Speredakos’s testimony took even longer because she frequently told Fernandez she didn’t understand even the simplest question. “Will you rephrase and reask the question?” Funderburk, who took meticulous notes throughout the trial, would say. Fernandez would make another stab, though one morning she got so frustrated that she said, “Mrs. Speredakos, do you need a Greek interpreter?” Speredakos just looked at her coldly.
Relations between Fernandez and Roman also grew strained as the trial progressed. On April 29 she accused him of prompting Speredakos’s responses with his body language when he stood up. “She doesn’t answer a question unless she looks at her attorney,” Fernandez told the judge. “I’m standing next to the witness, and I can see her every movement.” Roman then told the judge, “Your honor, it’s easier on my back if I can stand.” The judge allowed Roman to stand, but not before Fernandez advised Funderburk to watch him carefully.
Whenever it was Roman’s turn to examine a witness, Fernandez would raise innumerable objections. Once, just before the lunch break, Roman attempted to question Speredakos about conversations she’d had with her parents about the McMillions. Fernandez objected 15 times in 15 minutes–“That’s hearsay, your honor,” “That calls for speculation.” Finally Roman sullenly slumped into his seat, and Funderburk adjourned the session. When Fernandez again had the floor Roman began interrupting her with objections.
In court on May 15 Roman moved to quash a subpoena Fernandez had filed asking Mark Wetterquist, Speredakos’s second attorney, to testify, and Fernandez asked the judge to disqualify Roman because he was acting in opposition to his client’s interests. “I have to listen to this crap coming out of her mouth,” said Roman, springing from his seat. Funderburk said, “Crap? I’m not sure of the definition of the term, but I certainly think it’s inappropriate to misuse the term.”
Roman is ordinarily carefully spoken, but he said outside court, “I just want to grab Connie by the throat and punch her.” Fernandez later countered, “I’m very angry with Ron Roman because he lies.” She claimed that Roman had said he hadn’t received documents that he had, that he’d prompted Speredakos on the stand then denied it, and that he’d once said he’d arrived at court at 10:30 when he’d shown up at 10:45.
All spring the McMillions remained in the Kilpatrick apartment without paying rent. (The electric bill wasn’t paid either, and in May Commonwealth Edison would turn off the electricity.) In April the place seemed comfortable enough. The front room contained sofas, a couple of televisions, pictures of cupids and angels. Drapes covered the large picture window overlooking the street, and a frieze of fake pink roses ran across the top. “If she [Speredakos] wasn’t such an appalling woman we wouldn’t still be here,” Bambi insisted. Then she conducted a tour of the apartment, pointing out the peeling paint, the lack of a seal around the oven, the tap that dribbled water, the lights that were out in a hallway.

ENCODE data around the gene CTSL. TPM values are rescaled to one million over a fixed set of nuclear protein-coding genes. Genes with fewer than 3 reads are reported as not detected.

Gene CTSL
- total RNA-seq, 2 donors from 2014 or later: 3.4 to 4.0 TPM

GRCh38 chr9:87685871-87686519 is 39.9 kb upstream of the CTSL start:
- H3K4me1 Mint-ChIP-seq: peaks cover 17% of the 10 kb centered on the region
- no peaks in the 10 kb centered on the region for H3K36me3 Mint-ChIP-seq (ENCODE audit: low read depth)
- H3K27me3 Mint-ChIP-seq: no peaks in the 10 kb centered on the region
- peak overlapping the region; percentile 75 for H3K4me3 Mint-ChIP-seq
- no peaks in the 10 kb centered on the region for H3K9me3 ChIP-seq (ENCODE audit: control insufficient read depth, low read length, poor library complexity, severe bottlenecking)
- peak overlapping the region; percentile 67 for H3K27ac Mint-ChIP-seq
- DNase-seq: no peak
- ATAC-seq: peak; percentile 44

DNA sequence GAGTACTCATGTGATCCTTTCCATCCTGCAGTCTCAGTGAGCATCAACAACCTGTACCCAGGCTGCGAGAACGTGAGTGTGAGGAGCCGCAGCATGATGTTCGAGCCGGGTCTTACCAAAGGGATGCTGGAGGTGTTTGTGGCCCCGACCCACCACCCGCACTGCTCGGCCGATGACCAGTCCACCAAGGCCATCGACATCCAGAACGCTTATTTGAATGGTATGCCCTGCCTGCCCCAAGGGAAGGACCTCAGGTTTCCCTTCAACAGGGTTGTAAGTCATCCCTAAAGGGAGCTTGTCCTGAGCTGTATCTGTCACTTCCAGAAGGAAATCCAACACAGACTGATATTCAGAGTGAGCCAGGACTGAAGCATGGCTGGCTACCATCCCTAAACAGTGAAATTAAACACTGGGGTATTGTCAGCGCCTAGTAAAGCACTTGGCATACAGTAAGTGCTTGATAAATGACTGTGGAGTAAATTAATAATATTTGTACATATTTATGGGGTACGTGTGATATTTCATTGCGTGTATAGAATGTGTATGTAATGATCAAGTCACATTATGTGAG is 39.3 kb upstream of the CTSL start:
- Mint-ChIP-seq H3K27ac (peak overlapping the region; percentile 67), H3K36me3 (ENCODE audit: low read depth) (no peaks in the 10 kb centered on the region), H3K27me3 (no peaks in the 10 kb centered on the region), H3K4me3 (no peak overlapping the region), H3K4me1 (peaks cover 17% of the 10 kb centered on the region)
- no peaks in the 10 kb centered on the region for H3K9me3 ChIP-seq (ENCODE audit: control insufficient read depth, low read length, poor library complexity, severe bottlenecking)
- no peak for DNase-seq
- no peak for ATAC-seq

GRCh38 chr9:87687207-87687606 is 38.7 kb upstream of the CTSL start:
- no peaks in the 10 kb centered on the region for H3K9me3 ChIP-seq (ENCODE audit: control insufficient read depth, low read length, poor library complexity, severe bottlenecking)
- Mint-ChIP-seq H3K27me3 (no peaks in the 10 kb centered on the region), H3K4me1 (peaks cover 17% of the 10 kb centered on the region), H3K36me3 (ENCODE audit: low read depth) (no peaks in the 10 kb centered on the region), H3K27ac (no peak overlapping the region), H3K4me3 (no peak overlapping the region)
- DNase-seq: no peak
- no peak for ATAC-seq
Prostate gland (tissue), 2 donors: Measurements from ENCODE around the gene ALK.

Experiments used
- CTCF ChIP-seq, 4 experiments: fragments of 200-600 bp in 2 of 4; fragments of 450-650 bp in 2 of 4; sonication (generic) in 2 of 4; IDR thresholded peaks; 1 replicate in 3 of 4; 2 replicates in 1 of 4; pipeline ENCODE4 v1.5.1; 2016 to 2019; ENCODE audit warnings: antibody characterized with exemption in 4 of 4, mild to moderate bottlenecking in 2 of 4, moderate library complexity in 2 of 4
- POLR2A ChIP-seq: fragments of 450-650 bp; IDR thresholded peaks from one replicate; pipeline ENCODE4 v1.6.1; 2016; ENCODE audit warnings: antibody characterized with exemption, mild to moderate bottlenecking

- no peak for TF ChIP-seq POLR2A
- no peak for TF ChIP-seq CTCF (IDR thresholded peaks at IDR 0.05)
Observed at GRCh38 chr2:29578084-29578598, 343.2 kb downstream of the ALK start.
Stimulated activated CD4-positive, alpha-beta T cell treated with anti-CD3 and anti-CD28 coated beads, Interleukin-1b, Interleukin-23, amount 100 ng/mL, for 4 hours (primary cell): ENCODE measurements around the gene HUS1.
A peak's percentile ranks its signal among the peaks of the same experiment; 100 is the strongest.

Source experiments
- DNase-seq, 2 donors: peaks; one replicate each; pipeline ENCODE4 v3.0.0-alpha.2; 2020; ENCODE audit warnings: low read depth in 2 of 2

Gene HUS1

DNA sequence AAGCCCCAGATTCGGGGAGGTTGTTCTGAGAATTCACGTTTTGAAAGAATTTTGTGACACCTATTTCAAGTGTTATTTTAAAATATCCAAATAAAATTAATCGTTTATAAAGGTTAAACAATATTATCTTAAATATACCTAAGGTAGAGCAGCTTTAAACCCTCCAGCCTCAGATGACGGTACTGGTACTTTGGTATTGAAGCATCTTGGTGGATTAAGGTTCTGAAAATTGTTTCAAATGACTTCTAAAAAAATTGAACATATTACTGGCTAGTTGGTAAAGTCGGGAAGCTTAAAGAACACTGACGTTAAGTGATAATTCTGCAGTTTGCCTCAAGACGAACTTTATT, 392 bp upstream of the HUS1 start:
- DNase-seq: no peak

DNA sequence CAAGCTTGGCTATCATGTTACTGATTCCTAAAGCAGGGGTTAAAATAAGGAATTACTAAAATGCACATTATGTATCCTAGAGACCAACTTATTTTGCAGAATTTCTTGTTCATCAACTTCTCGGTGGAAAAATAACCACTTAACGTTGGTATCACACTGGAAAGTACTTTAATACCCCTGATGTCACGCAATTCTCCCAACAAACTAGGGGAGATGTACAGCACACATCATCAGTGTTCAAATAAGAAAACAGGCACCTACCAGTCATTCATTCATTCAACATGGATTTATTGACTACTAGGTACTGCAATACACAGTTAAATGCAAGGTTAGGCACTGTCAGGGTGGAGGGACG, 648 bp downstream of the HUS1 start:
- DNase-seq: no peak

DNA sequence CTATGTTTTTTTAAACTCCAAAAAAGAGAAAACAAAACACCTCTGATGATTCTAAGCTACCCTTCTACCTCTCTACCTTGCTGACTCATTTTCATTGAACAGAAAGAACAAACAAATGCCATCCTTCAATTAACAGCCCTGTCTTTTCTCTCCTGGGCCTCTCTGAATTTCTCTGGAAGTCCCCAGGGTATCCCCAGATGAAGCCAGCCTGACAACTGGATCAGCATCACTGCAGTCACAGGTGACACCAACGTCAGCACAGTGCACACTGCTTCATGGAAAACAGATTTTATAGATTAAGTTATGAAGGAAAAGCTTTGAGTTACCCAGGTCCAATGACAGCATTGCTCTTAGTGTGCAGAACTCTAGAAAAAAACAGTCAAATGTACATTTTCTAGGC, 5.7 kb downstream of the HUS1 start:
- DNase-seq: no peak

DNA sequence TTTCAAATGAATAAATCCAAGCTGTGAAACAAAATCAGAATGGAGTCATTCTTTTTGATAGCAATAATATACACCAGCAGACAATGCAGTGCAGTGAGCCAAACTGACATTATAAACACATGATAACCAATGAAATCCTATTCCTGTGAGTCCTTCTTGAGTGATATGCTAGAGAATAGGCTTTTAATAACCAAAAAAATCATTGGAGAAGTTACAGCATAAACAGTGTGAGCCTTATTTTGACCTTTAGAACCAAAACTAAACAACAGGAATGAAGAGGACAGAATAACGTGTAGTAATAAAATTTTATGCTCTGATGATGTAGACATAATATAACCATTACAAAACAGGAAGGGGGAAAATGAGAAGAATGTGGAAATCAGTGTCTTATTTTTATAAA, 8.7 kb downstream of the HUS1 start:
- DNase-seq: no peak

On court days David tended to stay home–the proceedings got him too angry, he said. Bambi always showed up and took careful notes on a pink legal pad. Speredakos also showed up daily and would knit during every break. The two women rarely spoke. Bambi said, “I feel sorry for her because she’s in a lot of trouble with God. When someone goes after somebody else with lies and maliciousness, God takes care of them.”
Meanwhile Roman was growing increasingly worried about his wife, who was having a difficult first pregnancy. Bambi had begun praying for the baby at an October deposition session in Roman’s office. “Ron said his wife was doing bad that day, and there was a chance the baby might not make it,” recalls Bambi. “David and I and Connie all prayed for that baby.” In late May the baby was in danger again, and a distraught Roman fled the courtroom one day to be with his wife. Bambi wasn’t sure it was proper, but she chased after him, stopped him in the hallway, and offered to pray for the baby. She says he took the offer kindly.
But most of the time ill feeling prevailed. After the session on Good Friday ended, both sides trooped from Funderburk’s courtroom to the seventh floor to get copies of an order made. On the way down Bambi tore into Roman: “I hate you for what you are doing, but we’re going to win.” Speredakos says that Roman didn’t respond, but once they arrived at the copy machine she couldn’t restrain herself. “Pay me before you make any other documents,” she said. Bambi threw a quarter Roman’s way. “Well, Miss Christian,” said Speredakos. Bambi shot back, “Well, Miss Orthodox.” Speredakos is Greek Orthodox. Bambi remembers that Speredakos then said, “What kind of God do you serve?” Bambi uncorked a lecture about the God of the Old Testament. She says Speredakos said something in Greek that Bambi figured was a curse. “I reverse that curse that you tried to send,” she told Speredakos, “and I decree it work 100 times worse than you decreed on me.”
Bambi McMillion sat down to testify on May 11. She said that the Kilpatrick apartment was run-down and that Speredakos had billed her and David for common utility costs, deprived them of the use of the garage and the basement, tried to shut off their electricity and gas, and failed to fix a broken washing machine. She said Speredakos had told her, “This is Chicago. Landlords do it all the time. Nobody is going to believe you. You can go to court and do anything you want, and nothing is going to happen.” Bambi also said she’d been horrified that Speredakos had once asked about hiring her as a cashier at the New Nevada and suggested that she not record some sales so the restaurant could avoid paying taxes on them. Speredakos later denied saying anything of the sort.